Year of the Horse

Screen_Shot_2014_02_10_at_3.45.27_PMXin Nian Kuai Le / Happy Chinese New Year to our Money Matters readers and welcome to the Year of the Horse! After a break for the Chinese New Year, our Shanghai Head Offices have now resumed normal business hours and our weekly newsletters too will now continue.
Asia had a bit of a shorter trading week following the Chinese New Year holidays but the Hong Kong Hang Seng ended the week up about 0.5%, the UK FTSE followed similar suit ending the week up 0.6%, and the US S&P also in the same range up 0.8%.
Corporate earnings are still underway with Cisco, Pepsi, Metlife and others to report this week. For the majority of companies that have reported already, of those, about 67% have beat expectations, matching the level of the past several quarters and are above the 20 year average of 63%. However this positive news hasn’t been reflected too much in the markets with concerns over manufacturing slowdowns and weaker than expected job numbers seeming to be at fault for this. The US FED also continued their reduction in stimulus by another 10 billion, bringing the monthly spending total down to 65 billion (USD).
Screen_Shot_2014_02_10_at_3.48.38_PMAlthough the stimulus reduction was expected and went through without much notice, US Jobs were not where they needed to be, with a second month of fewer than expected jobs created. It remains to be said that job creation is one of the most powerful reinforcing cycles that would benefit the economy. The more people working means more income and savings and by more people having working mobility, this could likely result in them looking to upgrade their homes thereby strengthening the housing market, and ultimately, with all of this, it generates more taxes payable to help fund the government and community programs. It’s much easier said than done but hopefully we’ll see more focus on job creation from governments around the world. In addition, many central banks met last week, including the bank of England and the ECB, but none had anything too important to announce and left things rather unchanged.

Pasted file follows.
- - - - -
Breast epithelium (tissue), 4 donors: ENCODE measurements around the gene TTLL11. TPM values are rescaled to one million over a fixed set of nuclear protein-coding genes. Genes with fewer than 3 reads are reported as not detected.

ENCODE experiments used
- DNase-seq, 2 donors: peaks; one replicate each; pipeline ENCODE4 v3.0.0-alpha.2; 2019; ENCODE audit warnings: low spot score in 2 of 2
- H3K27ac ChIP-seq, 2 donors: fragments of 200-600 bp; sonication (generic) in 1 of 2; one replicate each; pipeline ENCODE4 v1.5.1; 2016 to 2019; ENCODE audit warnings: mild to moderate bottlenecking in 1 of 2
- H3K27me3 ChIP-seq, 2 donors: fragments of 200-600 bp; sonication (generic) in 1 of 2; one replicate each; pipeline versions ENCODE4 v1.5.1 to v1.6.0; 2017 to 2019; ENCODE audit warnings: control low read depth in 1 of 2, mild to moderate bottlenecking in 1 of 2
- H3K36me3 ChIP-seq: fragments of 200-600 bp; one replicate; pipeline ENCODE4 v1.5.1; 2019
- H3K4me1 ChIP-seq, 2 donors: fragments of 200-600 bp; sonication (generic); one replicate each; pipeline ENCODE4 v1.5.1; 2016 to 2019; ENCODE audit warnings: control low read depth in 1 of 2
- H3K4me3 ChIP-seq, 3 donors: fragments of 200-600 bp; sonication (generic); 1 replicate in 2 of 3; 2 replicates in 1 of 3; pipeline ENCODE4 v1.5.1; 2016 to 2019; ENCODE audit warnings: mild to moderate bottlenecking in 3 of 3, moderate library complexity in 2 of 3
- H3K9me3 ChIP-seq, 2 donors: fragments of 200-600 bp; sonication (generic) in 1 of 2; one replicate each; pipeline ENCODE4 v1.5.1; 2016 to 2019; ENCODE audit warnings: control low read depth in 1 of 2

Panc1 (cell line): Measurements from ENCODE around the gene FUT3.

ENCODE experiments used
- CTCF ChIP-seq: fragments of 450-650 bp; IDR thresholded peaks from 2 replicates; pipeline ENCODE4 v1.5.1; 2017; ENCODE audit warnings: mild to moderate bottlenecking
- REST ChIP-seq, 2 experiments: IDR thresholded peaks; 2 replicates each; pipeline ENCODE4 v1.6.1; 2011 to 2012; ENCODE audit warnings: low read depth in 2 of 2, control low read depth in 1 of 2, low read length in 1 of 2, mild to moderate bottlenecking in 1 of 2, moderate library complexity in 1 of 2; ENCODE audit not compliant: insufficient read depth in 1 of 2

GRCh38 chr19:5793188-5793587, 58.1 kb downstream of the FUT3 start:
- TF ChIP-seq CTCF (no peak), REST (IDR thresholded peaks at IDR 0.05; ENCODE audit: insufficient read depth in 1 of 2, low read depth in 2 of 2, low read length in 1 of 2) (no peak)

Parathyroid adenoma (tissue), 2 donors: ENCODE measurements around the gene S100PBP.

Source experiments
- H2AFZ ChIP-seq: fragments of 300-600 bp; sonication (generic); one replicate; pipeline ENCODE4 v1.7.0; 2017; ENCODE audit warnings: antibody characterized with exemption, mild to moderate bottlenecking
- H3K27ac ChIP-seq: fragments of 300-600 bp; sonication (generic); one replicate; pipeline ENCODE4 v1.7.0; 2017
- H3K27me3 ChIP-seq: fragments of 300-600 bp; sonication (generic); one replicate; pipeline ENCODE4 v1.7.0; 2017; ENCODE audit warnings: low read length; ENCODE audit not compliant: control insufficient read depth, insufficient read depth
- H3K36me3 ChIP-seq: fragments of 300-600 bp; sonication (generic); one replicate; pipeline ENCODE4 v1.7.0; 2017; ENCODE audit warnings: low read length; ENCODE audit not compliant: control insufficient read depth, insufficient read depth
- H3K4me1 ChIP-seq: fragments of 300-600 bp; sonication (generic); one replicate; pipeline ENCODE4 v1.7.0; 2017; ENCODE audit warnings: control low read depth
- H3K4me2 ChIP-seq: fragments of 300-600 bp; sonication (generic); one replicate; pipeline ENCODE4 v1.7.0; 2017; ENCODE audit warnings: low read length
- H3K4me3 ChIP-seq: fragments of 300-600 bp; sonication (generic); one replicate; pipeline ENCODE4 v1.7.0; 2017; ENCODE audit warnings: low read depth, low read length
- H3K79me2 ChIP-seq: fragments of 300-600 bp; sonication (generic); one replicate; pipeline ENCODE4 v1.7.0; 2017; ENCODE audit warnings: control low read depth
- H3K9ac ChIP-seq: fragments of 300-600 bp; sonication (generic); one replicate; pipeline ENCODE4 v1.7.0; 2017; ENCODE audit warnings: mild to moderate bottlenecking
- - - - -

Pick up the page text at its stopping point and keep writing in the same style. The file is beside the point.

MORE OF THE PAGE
Screen_Shot_2014_02_10_at_3.52.46_PMSo the debate continues and the question remains – were last week’s positive gains just a pause to the ongoing concerns? Or will the slower start to the year be a temporary delay following last week’s positive gains? We would favor the latter as expectations are still pushing for a positive year in equities, and after the Christmas and Chinese New Year months we may see a return to manufacturing and production numbers. Don’t get us wrong though, there are still concerns and these are weighing on global markets, especially the emerging markets, but none that are unprecedented nor daunting enough to think that the markets can’t push higher.
Therefore we’ll continue with a balanced and diversified approach to ride through the volatility, and hold a mix of asset classes as well as having both emerging and developed market exposure to capitalize on some of the short term gains but ultimately, keeping the longer term picture in focus is key.
Screen_Shot_2014_02_10_at_3.53.02_PMFor Austen Morris Associates’ investors – talk with your advisor about any repositioning to take advantage of markets at this time. For more information about Austen Morris Associates please visit our website.
Austen Morris Associates Wealth Management & Investment Team
Darren Cox
Co-Head of Portfolio Management


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